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Virtual wallet

The Virtual Wallet allows users to manage funds across multiple networks using a single native account on one designated chain, known as the "wallet" chain.

It's important to note that the virtual wallet is not a standalone contract; rather, it leverages the CVM and MANTIS to facilitate the seamless handling of user intentions across different blockchain domains while requiring just one signature from the user.

Inventing the Virtual Wallet


Alice only has an Ethereum wallet and is able to pay gas fees on ETH mainnet.

Bob only has a Cosmos wallet and is able to pay gas fees on the Cosmos Hub.

Alice wants to swap some ATOM for ETH.

Bob wants to swap some ETH for ATOM.

Bob and ALice are both satisfied with the price, and they are willing to exchange ATOM and ETH. However, the amount of ATOM Alice needs is more than what Bob has to offer.

How can we make this exchange happen?

General solution

To enable a secure and atomic exchange, ensuring that both Alice's and Bob's assets are available simultaneously on the same domain, we can employ a 3rd chain, referred to as the "Composable" domain. Here's how it can be achieved:

  1. Escrow Tokens: Alice and Bob escrow their respective tokens on their source chains (Ethereum and Cosmos Hub). This process involves locking their assets in a smart contract or escrow mechanism on their respective chains.

  2. Bridge Information: The next step is to bridge information about the escrow and its ownership from both Ethereum and Cosmos Hub to Composable. This information should include details about the locked assets, ownership, and any conditions required for the exchange.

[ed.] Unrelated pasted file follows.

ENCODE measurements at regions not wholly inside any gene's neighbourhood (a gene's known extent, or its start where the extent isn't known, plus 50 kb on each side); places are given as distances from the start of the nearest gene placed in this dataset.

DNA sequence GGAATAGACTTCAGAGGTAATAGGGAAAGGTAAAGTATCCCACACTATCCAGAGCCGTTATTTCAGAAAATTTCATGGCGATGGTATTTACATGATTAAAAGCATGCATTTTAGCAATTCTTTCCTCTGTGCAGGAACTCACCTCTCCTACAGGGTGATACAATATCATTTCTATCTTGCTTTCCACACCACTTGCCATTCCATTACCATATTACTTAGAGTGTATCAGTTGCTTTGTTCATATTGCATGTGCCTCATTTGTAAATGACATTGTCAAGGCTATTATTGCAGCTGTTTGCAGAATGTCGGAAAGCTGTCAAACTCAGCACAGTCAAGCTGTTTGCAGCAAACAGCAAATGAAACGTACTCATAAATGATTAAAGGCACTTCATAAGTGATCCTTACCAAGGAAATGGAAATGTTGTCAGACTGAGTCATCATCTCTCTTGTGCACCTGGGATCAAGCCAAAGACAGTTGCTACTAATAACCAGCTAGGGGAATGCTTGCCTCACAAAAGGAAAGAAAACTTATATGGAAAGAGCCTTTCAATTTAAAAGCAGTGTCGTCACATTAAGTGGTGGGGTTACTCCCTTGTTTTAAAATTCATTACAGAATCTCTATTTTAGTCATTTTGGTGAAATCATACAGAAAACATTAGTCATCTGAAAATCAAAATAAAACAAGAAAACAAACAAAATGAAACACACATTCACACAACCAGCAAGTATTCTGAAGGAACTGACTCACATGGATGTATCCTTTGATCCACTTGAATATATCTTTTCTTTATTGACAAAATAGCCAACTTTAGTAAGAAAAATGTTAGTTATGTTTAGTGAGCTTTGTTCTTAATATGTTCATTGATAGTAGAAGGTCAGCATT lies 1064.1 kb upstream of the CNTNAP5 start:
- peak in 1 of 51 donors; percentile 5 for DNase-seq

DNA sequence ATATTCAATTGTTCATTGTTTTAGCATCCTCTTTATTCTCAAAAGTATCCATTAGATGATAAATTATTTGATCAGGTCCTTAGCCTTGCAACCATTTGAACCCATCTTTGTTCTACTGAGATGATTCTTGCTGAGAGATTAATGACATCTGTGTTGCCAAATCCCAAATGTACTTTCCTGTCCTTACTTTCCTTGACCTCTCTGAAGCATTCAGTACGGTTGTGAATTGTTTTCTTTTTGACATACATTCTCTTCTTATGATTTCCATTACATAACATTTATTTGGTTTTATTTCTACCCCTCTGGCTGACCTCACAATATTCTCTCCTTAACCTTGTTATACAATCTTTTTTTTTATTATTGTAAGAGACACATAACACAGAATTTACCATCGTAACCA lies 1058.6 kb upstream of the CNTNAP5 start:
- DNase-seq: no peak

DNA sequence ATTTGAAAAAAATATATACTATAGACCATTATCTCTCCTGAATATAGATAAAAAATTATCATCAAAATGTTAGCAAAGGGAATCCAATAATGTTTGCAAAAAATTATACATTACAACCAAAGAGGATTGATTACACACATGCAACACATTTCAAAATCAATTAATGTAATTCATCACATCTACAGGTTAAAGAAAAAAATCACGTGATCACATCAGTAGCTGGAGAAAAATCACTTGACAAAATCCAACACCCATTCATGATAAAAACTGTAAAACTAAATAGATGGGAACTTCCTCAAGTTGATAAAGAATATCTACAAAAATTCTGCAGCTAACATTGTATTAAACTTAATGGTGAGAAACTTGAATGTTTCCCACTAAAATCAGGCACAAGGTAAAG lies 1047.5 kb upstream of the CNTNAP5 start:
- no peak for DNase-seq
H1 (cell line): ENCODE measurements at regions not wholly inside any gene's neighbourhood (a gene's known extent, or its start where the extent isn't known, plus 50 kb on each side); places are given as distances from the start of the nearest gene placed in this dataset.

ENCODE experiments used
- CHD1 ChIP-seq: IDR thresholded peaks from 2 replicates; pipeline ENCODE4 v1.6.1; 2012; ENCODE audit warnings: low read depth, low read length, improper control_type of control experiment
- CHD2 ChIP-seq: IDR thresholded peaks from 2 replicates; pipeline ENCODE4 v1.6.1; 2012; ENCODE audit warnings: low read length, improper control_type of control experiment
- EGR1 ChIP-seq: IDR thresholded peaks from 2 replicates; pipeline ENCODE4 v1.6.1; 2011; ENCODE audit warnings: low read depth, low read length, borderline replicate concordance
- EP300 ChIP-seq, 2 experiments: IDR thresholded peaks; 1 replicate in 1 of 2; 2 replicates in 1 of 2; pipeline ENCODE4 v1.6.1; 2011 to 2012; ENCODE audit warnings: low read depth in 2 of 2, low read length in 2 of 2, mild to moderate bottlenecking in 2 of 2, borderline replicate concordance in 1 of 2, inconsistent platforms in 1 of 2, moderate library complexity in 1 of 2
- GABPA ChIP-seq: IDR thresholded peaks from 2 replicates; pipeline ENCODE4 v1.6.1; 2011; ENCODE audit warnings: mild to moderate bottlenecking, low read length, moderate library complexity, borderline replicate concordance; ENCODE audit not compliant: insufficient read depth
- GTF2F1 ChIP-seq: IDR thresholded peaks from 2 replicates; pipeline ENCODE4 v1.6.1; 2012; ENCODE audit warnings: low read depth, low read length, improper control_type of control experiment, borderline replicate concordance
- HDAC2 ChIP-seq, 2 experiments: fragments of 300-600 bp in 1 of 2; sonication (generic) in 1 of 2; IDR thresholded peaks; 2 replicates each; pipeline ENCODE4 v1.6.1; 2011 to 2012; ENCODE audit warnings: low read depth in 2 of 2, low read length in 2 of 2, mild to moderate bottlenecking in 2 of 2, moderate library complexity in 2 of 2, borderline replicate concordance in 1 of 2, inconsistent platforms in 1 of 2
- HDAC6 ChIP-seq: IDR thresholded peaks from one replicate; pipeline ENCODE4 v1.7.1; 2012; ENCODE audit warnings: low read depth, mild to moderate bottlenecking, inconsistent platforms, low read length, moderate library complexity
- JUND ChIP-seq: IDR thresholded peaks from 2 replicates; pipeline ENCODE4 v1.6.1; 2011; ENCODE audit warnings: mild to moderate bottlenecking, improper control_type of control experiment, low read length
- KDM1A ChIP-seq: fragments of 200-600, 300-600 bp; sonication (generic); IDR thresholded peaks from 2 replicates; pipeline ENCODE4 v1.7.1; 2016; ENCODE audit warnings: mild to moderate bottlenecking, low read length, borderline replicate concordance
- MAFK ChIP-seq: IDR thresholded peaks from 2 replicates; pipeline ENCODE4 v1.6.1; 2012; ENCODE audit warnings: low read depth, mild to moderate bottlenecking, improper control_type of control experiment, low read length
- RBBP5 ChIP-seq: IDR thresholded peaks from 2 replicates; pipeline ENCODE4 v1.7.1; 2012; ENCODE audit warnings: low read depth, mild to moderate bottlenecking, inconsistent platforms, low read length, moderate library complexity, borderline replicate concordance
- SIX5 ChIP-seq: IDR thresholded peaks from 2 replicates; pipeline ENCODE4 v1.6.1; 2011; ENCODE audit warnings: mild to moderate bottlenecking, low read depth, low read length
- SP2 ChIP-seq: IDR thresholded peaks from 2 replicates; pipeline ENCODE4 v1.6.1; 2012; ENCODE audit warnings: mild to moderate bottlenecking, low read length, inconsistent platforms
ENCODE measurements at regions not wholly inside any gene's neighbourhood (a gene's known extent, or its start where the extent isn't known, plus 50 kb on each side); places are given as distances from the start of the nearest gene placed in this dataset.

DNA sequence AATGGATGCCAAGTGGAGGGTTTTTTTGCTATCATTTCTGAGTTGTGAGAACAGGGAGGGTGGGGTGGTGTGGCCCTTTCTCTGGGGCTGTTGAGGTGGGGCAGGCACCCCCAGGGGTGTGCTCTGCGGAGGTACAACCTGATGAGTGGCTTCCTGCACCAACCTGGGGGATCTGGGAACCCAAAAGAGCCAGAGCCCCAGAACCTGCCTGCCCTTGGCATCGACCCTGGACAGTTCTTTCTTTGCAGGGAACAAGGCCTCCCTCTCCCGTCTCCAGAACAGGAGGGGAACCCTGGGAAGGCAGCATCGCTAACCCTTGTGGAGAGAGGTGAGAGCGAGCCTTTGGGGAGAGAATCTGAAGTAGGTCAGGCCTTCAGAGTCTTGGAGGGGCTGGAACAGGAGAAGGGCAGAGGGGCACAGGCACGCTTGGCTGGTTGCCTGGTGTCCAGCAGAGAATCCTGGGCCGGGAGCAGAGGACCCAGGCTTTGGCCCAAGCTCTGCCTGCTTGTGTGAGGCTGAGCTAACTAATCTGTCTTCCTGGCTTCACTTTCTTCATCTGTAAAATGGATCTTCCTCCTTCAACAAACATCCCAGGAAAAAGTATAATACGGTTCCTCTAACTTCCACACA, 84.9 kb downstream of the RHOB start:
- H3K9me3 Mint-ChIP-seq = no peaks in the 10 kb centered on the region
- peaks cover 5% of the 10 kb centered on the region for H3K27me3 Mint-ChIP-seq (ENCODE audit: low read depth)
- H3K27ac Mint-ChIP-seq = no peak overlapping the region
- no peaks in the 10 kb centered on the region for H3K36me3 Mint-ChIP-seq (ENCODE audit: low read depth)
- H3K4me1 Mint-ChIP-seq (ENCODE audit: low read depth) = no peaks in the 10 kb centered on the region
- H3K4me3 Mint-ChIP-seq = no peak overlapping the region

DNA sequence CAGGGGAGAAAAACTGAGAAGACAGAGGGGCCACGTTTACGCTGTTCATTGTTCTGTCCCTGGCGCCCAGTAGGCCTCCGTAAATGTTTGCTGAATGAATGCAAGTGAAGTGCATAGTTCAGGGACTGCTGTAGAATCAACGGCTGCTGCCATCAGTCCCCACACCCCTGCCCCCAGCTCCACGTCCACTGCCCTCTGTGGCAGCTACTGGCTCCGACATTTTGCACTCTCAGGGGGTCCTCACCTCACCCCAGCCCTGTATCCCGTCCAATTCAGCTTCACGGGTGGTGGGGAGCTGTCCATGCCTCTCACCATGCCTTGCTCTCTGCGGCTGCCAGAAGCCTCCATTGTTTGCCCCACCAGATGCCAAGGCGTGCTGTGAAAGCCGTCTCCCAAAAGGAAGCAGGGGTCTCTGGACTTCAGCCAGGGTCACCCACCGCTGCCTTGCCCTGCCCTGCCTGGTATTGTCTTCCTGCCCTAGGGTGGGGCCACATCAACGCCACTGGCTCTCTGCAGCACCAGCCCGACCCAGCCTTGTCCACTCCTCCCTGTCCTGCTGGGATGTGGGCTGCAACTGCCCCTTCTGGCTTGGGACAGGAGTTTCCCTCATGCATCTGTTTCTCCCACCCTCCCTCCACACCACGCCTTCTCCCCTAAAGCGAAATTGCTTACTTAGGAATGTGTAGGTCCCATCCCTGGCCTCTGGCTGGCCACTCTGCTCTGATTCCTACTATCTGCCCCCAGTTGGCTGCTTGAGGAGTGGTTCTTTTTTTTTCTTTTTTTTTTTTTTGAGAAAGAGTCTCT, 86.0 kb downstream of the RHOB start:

Atomic Exchange: Once the information is successfully bridged to the Composable domain, an atomic exchange can be initiated. This exchange process should ensure that both Alice's and Bob's assets are released simultaneously on the Composable chain, enabling a secure and coordinated transfer.

This mechanism resembles an IBC ICS-20 or Polkadot XCM reserve transfer.

Upon the arrival of information about the escrowed tokens on Composable, users can engage in atomic token exchanges with each other.

After the swap, users have various options:

  • Retaining Assets on Composable: Users can choose to keep their assets on Composable, allowing them to settle their next intentions within the Composable ecosystem.

  • Moving to the Originating Chain: Users can move their assets back to the originating chain where they have their primary wallet.

  • Moving to the Source Chain of Assets: Users may decide to transfer their assets back to the source chain where the tokens were initially minted.

  • Moving to Any Other Chain: Users also have the flexibility to move their assets to any other network of their choice.

In all these scenarios, users want to maintain control over their assets. To facilitate this, the concept of a CVM Executor is introduced, which acts as a cross-chain account. The CVM Executor plays a crucial role in enabling users to retain control over their assets while seamlessly managing them across different blockchain networks and domains.

Account creation

When a user sends a message from their domain to another domain, the CVM creates an executor for each originating signature + chain pair. For example, if a user moves funds from Ethereum to the Composable domain via CVM, the system creates an executor to represent this particular signature + chain pair.